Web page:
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Purpose Blog Spot - Leaona Huston

I like to watch catastrophe movies. You know – earthquakes, tornados, sun explosions – movies where stuff blows up, but then people overcome. I watch a whole movie to see them standing together looking into the sunset knowing there is going to be another day, and they are together, and they have overcome.

What does it mean to overcome? Why is it so appealing to the human soul? Oxford Languages defines it as “succeeding in dealing with (a problem or difficulty). It’s different than succeeding in business, because there may be no other reward except knowing we have stood together, and the battle has been won. No money changes hands, but there is sweet relief.

Catastrophe comes in many different packages. Sometimes physical, sometimes political, sometimes emotional. We had a ripping storm here early this summer, and had what I believe to be a microburst on the property next to ours. We were on the back porch watching the amazing storm roll through when it hit. I have never seen so much debris thrown into the air at once. It came at us in a huge wave, mowing down foliage and small trees in seconds, and it took 2 days to clean up the mess. When I finished the yard work, I felt relieved, and things looked better than they had before the storm hit us. There wasn’t time to pray for deliverance, but overcoming the damage the storm caused left me feeling victorious…and tired.

Emotional catastrophes can take a lot longer to endure, and to overcome. In the middle, there is only faith. Sure, we know things just aren’t right. Sure we can complain (let’s be honest – we complain), seek counsel, shelter ourselves with friends and love, but it isn’t over until it’s over. Catastrophe somehow becomes a breathing organism with a cattle prod with our name on it. Faith gets us through with a sense of victory, rather than just exhaustion from the overcoming. For Christians, there is a sense of calm in the storm that does not deny the storm, but embraces a victory that has not yet arrived, and maybe cannot be seen. We can do that because we have seen God deliver us before, from the moment of our salvation. Our memories of God’s goodness sustain us as we wait for His Purposes to be fulfilled. And we know, because we know how the “story” ends, that God is going to kick evil’s butt. And we know that we get to see it happen, and maybe even participate – to roll up our sleeves and overcome evil with good. (Romans 12:17-21) Many times those who don’t know Jesus see us as complacent, or weak, because they don’t know how faith sustains us, and are unfamiliar with waiting on an unseen purpose, or answer. Sometimes, we even have to remind one another, when the battle is raging. Waiting on God is part of overcoming, and deliverance.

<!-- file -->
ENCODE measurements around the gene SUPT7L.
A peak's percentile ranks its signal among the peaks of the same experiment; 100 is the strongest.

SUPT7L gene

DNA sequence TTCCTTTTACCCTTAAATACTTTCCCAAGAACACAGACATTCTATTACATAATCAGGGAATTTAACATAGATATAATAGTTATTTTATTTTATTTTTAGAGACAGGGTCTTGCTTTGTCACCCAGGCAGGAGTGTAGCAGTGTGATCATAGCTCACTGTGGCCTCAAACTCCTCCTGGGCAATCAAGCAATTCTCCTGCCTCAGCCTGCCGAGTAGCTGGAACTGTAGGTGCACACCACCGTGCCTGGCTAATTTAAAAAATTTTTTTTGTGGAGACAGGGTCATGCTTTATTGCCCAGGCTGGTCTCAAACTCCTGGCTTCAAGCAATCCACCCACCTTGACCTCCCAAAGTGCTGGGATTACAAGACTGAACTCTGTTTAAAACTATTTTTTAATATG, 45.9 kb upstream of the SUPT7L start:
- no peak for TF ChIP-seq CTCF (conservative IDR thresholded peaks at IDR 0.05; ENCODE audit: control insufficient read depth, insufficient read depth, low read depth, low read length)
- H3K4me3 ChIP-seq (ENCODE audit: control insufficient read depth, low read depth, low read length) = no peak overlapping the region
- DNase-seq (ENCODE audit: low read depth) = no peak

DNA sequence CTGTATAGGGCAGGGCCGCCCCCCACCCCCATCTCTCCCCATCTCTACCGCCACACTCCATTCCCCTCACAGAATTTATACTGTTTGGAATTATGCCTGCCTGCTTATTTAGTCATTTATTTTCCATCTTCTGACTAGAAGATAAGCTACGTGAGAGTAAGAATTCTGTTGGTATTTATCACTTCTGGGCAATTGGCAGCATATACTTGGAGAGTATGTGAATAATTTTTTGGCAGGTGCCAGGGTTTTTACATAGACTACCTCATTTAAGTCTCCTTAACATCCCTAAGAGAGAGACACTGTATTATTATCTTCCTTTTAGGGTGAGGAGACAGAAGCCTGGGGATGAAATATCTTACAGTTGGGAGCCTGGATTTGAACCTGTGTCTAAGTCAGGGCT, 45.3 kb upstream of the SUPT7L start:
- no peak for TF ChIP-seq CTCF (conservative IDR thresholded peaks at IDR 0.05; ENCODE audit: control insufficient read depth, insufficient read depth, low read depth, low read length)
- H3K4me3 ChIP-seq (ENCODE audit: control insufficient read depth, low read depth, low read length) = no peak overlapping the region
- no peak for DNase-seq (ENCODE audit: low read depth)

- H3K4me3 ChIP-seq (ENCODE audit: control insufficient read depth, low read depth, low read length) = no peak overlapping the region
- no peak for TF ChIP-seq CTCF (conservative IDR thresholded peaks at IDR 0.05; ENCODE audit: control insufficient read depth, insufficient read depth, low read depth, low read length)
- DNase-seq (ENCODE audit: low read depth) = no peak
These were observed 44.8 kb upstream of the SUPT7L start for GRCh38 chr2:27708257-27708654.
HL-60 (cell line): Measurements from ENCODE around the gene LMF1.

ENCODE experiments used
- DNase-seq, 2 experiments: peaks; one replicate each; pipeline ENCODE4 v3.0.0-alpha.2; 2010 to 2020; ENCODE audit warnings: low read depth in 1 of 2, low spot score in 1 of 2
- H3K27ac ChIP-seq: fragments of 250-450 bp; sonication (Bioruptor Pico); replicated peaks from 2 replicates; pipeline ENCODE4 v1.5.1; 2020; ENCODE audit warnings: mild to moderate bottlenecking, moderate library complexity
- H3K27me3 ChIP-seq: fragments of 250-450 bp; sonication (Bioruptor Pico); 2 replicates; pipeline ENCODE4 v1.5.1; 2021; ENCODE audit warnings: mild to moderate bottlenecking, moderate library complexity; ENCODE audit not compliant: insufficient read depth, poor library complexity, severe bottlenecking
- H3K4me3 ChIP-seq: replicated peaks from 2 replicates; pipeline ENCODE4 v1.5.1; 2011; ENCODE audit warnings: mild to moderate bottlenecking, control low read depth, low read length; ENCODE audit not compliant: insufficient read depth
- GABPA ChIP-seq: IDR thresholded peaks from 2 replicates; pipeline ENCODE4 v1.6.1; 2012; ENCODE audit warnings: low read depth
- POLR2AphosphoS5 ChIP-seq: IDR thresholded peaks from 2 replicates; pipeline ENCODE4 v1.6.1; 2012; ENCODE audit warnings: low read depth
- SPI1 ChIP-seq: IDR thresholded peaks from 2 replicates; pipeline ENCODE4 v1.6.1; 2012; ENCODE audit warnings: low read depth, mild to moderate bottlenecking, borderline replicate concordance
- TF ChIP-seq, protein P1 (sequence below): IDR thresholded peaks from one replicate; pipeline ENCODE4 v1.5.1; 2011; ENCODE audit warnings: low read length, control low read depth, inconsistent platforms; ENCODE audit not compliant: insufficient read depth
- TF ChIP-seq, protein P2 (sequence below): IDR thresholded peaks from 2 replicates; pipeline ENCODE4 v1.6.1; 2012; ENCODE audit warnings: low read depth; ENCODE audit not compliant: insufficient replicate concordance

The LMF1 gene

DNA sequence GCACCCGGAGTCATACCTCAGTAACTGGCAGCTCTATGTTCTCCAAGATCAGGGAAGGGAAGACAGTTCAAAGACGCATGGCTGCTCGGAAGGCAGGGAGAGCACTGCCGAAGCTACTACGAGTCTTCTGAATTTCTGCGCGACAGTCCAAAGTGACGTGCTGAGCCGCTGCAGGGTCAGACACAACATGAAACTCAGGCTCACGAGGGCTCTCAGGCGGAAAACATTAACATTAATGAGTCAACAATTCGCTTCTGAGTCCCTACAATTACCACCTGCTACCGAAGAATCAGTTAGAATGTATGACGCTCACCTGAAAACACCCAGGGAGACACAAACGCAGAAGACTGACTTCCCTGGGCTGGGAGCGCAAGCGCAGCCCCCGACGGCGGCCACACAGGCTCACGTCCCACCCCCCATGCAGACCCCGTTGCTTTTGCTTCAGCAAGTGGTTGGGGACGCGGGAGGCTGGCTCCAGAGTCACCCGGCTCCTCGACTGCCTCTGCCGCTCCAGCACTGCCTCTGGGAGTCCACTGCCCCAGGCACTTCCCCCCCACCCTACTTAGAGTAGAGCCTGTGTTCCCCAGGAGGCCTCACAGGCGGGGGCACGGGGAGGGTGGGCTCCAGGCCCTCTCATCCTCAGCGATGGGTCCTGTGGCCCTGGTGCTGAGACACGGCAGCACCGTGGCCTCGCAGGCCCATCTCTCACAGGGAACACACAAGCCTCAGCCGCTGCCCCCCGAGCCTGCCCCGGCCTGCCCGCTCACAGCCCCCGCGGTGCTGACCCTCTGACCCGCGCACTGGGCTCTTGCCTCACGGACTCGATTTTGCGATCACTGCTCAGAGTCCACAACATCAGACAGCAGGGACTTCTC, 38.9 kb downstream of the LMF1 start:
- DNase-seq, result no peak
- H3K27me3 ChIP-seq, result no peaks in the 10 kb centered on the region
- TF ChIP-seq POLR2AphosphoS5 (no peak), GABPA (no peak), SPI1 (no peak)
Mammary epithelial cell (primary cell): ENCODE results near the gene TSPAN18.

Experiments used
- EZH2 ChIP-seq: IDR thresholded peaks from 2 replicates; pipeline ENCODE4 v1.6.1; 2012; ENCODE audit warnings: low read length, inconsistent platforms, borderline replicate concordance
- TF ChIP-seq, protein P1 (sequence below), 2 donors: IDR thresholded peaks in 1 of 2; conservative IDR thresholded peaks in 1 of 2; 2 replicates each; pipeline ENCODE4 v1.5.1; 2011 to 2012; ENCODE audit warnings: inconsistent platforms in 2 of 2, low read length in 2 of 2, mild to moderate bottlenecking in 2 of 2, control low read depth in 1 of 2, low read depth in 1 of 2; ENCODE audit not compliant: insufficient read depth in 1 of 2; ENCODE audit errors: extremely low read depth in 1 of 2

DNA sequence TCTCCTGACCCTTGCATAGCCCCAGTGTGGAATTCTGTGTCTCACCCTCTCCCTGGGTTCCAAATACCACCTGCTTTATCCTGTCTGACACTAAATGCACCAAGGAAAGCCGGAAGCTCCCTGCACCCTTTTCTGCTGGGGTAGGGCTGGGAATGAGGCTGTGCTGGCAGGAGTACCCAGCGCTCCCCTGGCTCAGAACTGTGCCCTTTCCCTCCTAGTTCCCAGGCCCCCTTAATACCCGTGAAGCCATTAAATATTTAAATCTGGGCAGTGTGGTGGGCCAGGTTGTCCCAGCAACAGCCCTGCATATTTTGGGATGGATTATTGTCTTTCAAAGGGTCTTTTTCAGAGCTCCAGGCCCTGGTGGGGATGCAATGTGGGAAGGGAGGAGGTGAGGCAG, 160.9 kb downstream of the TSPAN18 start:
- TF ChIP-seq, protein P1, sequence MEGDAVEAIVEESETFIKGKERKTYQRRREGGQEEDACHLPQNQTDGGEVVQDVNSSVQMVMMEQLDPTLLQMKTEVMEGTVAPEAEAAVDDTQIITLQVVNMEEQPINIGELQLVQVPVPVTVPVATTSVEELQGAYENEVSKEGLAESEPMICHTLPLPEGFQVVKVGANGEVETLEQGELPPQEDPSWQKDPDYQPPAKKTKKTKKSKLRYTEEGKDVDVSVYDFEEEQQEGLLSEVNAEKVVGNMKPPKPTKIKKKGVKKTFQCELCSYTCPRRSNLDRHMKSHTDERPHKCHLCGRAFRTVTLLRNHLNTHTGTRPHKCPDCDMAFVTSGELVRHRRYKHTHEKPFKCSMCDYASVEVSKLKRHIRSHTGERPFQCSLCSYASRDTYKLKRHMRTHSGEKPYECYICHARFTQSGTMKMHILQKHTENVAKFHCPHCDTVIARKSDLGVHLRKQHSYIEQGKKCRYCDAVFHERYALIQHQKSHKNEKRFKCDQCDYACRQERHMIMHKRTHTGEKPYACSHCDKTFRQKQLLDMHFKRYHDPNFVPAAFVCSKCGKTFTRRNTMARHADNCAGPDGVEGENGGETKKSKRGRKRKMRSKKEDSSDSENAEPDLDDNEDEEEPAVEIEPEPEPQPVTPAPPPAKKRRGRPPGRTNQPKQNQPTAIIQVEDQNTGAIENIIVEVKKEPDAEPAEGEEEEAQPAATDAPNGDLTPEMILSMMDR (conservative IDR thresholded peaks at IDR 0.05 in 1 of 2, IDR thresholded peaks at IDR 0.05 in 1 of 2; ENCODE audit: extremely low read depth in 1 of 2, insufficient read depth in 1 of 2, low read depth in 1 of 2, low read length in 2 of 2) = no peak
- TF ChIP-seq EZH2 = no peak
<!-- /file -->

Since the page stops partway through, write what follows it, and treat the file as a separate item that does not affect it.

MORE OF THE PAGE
Psalm 116: 1-14: I love the Lord, for he heard my voice; he heard my cry for mercy. Because he turned his ear to me, I will call on him as long as I live. The cords of death entangled me, the anguish of the grave came over me; I was overcome by distress and sorrow. Then I called on the name of the Lord: “Lord, save me!” The Lord is gracious and righteous; our God is full of compassion. The Lord protects the unwary (naïve); when I was brought low, he saved me. Return to your rest, my soul, for the Lord has been good to you. For you, Lord, have delivered me from death, my eyes from tears, my feet from stumbling, that I may walk before the Lord in the land of the living. I trusted in the Lord when I said, “I am greatly afflicted”; in my alarm I said, “Everyone is a liar.” What shall I return to the Lord for all his goodness to me? I will lift up the cup of salvation and call on the name of the Lord. I will fulfill my vows to the Lord in the presence of all his people.

As we wait, we must lovingly remind ourselves and each other that if God is an overcomer, then God’s people will also overcome. It might not look how we think it must be, but God will overcome. Instead of worrying about whether or not He will overcome, we should worry about whether we are helping or hindering God’s Plan. Our fate, after all, is to work together with God for His Purposes. In the meantime, storms will rage. But, we are not alone, or abandoned, EVER.

Romans 8:35-39: Who shall separate us from the love of Christ? Shall trouble or hardship or persecution or famine or nakedness or danger or sword? As it is written: “For your sake we face death all day long’ we are considered as sheep to be slaughtered.” No, in all these things we are m ore than conquerors through Him who loved us. For I am convinced that neither death nor life, neither angels nor demons, neither the present nor the future, nor any powers, neither height nor depth, nor anything else in all creation, will be able to separate us from the love of God that is in Christ Jesus our Lord.

Stand with me, ye overcomers!
Blessings!
Leaona Huston
August 7, 2021

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